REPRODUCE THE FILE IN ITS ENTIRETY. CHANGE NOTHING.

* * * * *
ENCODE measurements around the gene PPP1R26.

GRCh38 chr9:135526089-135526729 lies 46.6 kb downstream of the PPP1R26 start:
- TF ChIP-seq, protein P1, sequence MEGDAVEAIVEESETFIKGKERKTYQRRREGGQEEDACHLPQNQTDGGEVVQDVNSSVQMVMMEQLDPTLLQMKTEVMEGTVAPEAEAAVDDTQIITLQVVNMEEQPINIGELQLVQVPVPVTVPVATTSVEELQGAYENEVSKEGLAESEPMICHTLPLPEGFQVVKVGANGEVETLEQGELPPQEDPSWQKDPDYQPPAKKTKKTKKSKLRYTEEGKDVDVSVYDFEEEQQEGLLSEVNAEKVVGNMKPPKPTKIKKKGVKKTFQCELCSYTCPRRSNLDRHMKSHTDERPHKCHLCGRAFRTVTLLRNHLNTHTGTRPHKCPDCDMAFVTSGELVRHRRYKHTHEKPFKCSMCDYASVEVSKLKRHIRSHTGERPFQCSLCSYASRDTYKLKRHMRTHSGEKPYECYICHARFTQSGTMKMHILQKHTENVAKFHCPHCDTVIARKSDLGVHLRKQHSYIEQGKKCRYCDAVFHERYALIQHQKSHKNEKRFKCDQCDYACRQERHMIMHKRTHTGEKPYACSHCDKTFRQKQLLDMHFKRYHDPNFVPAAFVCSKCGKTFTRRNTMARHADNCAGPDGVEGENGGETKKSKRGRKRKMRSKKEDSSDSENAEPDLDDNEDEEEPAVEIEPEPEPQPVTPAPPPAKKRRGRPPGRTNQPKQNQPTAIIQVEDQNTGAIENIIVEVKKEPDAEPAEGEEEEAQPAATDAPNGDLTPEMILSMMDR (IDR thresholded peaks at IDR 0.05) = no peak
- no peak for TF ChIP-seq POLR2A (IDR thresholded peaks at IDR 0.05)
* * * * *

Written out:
ENCODE measurements around the gene PPP1R26.

GRCh38 chr9:135526089-135526729 lies 46.6 kb downstream of the PPP1R26 start:
- TF ChIP-seq, protein P1, sequence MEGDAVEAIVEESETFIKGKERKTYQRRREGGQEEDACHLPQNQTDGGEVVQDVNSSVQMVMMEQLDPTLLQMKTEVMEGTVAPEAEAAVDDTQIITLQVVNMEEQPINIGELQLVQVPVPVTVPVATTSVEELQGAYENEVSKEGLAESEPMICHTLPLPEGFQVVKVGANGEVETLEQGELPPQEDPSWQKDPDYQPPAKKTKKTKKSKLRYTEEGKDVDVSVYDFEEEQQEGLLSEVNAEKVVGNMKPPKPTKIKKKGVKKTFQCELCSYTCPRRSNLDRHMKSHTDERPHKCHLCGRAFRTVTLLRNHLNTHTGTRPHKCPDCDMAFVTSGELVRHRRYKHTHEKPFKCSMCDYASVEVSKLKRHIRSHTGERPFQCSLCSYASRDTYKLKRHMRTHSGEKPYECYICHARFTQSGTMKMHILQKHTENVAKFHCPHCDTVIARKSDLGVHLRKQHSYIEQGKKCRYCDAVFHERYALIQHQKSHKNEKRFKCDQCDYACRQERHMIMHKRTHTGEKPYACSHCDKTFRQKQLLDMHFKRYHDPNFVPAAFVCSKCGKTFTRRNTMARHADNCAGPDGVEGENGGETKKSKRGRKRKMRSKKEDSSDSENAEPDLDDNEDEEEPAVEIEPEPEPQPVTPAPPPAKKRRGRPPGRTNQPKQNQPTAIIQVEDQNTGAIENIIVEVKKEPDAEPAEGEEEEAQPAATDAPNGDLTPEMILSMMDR (IDR thresholded peaks at IDR 0.05) = no peak
- no peak for TF ChIP-seq POLR2A (IDR thresholded peaks at IDR 0.05)